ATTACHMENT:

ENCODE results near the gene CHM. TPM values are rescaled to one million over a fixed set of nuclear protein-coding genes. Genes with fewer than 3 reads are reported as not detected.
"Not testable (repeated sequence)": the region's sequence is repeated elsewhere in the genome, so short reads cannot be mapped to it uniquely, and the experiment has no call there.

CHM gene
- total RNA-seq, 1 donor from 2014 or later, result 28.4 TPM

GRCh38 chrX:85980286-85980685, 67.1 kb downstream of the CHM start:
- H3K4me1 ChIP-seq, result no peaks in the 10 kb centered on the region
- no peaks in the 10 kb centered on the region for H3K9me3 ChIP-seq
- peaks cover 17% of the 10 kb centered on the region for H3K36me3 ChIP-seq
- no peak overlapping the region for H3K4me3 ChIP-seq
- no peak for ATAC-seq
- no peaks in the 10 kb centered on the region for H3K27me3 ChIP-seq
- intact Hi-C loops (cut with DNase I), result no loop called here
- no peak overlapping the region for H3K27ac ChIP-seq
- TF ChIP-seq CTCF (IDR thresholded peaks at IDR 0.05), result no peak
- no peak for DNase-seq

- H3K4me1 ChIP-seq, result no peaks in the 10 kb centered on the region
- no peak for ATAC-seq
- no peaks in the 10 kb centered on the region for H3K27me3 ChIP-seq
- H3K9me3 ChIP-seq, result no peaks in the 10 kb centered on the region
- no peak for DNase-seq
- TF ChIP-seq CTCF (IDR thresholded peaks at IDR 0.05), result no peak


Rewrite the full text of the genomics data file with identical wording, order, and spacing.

ENCODE results near the gene CHM. TPM values are rescaled to one million over a fixed set of nuclear protein-coding genes. Genes with fewer than 3 reads are reported as not detected.
"Not testable (repeated sequence)": the region's sequence is repeated elsewhere in the genome, so short reads cannot be mapped to it uniquely, and the experiment has no call there.

CHM gene
- total RNA-seq, 1 donor from 2014 or later, result 28.4 TPM

GRCh38 chrX:85980286-85980685, 67.1 kb downstream of the CHM start:
- H3K4me1 ChIP-seq, result no peaks in the 10 kb centered on the region
- no peaks in the 10 kb centered on the region for H3K9me3 ChIP-seq
- peaks cover 17% of the 10 kb centered on the region for H3K36me3 ChIP-seq
- no peak overlapping the region for H3K4me3 ChIP-seq
- no peak for ATAC-seq
- no peaks in the 10 kb centered on the region for H3K27me3 ChIP-seq
- intact Hi-C loops (cut with DNase I), result no loop called here
- no peak overlapping the region for H3K27ac ChIP-seq
- TF ChIP-seq CTCF (IDR thresholded peaks at IDR 0.05), result no peak
- no peak for DNase-seq

- H3K4me1 ChIP-seq, result no peaks in the 10 kb centered on the region
- no peak for ATAC-seq
- no peaks in the 10 kb centered on the region for H3K27me3 ChIP-seq
- H3K9me3 ChIP-seq, result no peaks in the 10 kb centered on the region
- no peak for DNase-seq
- TF ChIP-seq CTCF (IDR thresholded peaks at IDR 0.05), result no peak